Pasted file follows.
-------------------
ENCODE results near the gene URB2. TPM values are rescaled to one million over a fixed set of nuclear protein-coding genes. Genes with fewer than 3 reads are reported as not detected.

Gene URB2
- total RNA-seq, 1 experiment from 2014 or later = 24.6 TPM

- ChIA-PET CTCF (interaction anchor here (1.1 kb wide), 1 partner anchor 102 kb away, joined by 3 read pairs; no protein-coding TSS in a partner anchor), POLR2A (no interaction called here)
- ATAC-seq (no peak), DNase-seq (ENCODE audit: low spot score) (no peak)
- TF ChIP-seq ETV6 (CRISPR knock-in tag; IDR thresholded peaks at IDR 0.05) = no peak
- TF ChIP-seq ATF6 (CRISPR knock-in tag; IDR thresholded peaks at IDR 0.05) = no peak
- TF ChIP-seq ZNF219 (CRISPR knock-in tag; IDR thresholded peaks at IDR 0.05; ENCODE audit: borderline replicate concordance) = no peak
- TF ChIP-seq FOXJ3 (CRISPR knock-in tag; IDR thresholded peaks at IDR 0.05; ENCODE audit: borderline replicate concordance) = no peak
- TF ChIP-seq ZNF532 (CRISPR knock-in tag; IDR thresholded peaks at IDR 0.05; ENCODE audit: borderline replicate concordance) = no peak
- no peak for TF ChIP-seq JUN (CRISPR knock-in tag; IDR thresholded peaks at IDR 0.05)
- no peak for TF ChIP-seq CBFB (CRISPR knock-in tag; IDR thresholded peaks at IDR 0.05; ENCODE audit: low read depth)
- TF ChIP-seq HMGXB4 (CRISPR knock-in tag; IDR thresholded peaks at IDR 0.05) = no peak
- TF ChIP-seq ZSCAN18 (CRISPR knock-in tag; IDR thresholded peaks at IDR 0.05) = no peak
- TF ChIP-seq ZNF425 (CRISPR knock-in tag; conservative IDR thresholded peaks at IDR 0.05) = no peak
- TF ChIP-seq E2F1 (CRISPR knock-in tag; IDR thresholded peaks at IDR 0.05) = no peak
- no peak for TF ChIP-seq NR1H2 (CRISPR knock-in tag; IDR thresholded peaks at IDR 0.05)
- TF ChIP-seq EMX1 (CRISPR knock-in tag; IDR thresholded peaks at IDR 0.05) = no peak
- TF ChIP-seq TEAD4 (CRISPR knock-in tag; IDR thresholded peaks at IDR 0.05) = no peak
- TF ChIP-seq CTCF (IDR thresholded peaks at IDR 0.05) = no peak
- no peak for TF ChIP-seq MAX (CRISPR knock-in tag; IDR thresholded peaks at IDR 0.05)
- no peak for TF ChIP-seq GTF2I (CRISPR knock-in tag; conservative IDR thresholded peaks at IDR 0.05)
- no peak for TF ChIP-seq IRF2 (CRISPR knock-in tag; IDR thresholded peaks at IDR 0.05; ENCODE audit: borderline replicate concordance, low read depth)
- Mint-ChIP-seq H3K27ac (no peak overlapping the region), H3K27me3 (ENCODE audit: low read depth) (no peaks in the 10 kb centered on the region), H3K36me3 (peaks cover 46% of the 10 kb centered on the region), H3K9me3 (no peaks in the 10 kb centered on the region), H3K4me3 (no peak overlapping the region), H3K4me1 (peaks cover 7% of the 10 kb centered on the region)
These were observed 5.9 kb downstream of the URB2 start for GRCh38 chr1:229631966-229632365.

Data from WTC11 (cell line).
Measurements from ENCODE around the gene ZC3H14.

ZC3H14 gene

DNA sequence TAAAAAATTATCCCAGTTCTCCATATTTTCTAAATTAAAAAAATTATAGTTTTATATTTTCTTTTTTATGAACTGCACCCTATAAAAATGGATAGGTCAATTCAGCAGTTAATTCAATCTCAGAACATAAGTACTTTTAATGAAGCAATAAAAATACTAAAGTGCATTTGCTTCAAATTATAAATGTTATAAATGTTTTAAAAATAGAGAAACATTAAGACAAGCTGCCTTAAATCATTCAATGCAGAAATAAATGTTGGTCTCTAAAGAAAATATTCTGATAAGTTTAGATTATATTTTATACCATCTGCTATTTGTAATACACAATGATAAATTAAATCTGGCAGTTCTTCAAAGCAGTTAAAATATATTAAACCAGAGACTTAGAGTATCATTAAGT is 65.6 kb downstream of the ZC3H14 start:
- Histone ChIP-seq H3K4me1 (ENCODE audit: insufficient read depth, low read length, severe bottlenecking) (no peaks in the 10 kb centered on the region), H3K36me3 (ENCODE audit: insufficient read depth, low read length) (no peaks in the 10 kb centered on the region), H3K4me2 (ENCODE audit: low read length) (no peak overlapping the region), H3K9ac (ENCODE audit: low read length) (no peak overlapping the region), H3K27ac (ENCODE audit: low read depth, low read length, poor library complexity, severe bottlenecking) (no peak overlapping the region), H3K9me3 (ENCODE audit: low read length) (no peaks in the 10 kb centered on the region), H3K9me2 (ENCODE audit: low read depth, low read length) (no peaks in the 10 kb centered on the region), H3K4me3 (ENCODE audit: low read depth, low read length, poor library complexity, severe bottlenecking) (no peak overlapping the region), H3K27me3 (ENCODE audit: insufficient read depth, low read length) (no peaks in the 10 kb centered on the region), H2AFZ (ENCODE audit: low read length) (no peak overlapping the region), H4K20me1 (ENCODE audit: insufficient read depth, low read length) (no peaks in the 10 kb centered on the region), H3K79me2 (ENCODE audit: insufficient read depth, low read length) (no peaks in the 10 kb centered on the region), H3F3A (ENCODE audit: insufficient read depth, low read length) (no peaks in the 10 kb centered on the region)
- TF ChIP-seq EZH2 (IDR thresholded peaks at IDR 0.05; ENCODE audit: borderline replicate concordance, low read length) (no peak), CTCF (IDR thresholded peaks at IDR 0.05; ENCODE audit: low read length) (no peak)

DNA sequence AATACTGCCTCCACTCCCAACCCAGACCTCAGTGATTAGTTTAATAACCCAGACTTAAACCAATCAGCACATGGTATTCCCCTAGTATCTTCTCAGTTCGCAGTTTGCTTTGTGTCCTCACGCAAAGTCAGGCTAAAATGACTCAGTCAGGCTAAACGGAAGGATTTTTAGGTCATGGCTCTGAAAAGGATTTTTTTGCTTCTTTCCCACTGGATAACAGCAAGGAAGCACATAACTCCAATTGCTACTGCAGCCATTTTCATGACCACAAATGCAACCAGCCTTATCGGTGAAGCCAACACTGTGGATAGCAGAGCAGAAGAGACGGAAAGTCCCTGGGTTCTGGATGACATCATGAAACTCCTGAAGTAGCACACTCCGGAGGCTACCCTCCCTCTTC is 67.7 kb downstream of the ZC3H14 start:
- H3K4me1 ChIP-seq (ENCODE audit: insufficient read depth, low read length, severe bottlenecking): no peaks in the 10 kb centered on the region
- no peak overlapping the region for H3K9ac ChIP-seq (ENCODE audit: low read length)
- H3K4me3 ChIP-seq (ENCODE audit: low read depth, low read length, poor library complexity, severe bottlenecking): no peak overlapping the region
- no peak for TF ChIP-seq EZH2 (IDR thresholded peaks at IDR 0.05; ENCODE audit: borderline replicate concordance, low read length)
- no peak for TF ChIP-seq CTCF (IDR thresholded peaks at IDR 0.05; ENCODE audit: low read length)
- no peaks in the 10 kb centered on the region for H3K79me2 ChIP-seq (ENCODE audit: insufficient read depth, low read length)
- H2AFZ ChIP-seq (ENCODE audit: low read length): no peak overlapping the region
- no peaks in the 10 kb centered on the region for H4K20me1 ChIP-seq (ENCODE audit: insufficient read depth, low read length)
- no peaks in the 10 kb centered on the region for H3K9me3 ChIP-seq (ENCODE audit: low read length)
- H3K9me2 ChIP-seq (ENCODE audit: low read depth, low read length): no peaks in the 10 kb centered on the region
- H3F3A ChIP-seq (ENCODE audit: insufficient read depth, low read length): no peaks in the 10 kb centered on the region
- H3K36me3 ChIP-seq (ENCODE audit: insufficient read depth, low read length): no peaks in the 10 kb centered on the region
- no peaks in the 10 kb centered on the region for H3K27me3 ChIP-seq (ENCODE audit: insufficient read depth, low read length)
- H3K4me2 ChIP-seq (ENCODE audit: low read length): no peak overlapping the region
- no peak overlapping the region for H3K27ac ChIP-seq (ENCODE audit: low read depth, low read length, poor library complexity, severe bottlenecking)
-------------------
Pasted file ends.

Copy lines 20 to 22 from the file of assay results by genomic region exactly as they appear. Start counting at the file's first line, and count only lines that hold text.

- TF ChIP-seq CTCF (IDR thresholded peaks at IDR 0.05) = no peak
- no peak for TF ChIP-seq MAX (CRISPR knock-in tag; IDR thresholded peaks at IDR 0.05)
- no peak for TF ChIP-seq GTF2I (CRISPR knock-in tag; conservative IDR thresholded peaks at IDR 0.05)